Content of the article continued
Some other Canadian cities have rules to deal with street harassment. In London, Ontario, you can be fined for using “abusive or insulting language” in public space.
Street harassment takes many forms, from unwanted sexual comments and whistling to blinking or fumbling, and it is based on a person’s perceived gender or sexual identity. It’s a point of interest to advocates of gender equality, as an example of how control tactics make people feel unsafe in public spaces.
Sagesse executive director Andrea Silverstone said on Monday that the street harassment could not be seen as one-off comments or isolated incidents.
“It’s a structured pattern of behavior that occurs in society that makes some people feel unsafe,” she says. “Whether it is women, 2SLGBTQ people or visible minorities who feel unsafe on the street.”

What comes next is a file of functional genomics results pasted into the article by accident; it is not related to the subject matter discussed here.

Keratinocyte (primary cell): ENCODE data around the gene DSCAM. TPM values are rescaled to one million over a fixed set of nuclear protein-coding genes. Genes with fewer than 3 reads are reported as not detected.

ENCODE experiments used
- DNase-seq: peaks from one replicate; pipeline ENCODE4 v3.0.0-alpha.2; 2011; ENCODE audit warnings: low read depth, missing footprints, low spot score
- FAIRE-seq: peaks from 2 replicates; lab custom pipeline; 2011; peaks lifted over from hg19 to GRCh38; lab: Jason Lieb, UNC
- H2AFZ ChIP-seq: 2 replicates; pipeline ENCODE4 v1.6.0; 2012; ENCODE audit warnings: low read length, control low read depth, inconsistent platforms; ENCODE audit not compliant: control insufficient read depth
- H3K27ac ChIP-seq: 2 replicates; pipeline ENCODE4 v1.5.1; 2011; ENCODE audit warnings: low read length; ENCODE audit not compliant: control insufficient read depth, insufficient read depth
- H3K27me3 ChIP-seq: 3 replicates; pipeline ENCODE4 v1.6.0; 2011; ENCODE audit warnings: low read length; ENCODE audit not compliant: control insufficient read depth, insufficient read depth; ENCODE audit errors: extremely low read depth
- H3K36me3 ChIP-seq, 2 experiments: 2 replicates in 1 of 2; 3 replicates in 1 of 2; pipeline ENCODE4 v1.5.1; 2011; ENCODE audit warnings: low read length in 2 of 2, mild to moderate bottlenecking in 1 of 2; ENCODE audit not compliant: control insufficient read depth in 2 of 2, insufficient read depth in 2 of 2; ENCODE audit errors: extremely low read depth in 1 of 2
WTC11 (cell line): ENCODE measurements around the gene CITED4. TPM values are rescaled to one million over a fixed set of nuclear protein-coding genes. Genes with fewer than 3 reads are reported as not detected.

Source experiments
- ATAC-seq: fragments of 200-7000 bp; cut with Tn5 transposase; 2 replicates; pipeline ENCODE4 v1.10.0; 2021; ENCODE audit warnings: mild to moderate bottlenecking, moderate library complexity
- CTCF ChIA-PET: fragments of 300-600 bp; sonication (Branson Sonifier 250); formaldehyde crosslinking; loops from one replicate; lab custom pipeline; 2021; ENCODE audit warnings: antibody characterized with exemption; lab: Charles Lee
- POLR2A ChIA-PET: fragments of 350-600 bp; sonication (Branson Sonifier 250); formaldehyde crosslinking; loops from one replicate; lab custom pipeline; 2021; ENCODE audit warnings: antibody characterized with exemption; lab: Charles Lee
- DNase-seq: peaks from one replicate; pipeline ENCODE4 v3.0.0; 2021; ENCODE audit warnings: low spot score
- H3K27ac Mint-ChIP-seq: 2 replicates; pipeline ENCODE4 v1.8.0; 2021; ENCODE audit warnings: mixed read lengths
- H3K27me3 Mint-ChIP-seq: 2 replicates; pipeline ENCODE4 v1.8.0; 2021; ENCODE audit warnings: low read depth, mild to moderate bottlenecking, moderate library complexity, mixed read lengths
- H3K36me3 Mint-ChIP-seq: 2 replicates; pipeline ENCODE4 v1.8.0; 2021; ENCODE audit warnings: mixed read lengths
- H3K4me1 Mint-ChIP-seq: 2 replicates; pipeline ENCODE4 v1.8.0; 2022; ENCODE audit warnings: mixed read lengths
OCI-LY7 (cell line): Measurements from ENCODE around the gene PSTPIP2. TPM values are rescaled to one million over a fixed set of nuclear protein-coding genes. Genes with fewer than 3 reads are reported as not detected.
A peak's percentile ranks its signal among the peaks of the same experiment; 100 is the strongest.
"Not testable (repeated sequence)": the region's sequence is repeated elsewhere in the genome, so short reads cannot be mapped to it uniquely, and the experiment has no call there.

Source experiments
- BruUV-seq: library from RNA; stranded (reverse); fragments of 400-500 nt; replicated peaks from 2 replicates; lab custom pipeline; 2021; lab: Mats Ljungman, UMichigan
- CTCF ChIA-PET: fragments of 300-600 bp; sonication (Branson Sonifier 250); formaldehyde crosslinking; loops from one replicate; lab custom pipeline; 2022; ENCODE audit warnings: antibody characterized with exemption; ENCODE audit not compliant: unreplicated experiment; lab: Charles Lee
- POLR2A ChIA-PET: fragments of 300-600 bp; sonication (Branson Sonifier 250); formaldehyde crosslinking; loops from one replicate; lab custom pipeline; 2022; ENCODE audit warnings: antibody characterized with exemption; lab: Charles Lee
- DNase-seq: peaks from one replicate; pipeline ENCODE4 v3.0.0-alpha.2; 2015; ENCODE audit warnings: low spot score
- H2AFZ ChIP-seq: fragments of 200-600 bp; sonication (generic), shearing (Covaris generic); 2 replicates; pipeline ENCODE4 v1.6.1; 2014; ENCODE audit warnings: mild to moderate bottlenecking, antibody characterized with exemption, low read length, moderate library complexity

Jake Stika, executive director of Next Gen Men, said street harassment is a symptom of how boys are absorbing the message that being a man is about power and domination, and they are starting to define their interactions. in this way.
Street harassment, he explains, is largely perpetuated by men, but men are also key to ending it.
“It’s not a women’s problem. Women are affected by this… but what we have to do as guys is see it as our problem, ”he said. “We are the problem, but we are also the solution.”
Stika’s organization is working to redefine manhood and masculinity with youth and community programs as part of “upstream” work to end gender-based violence and improve men’s health and relationships.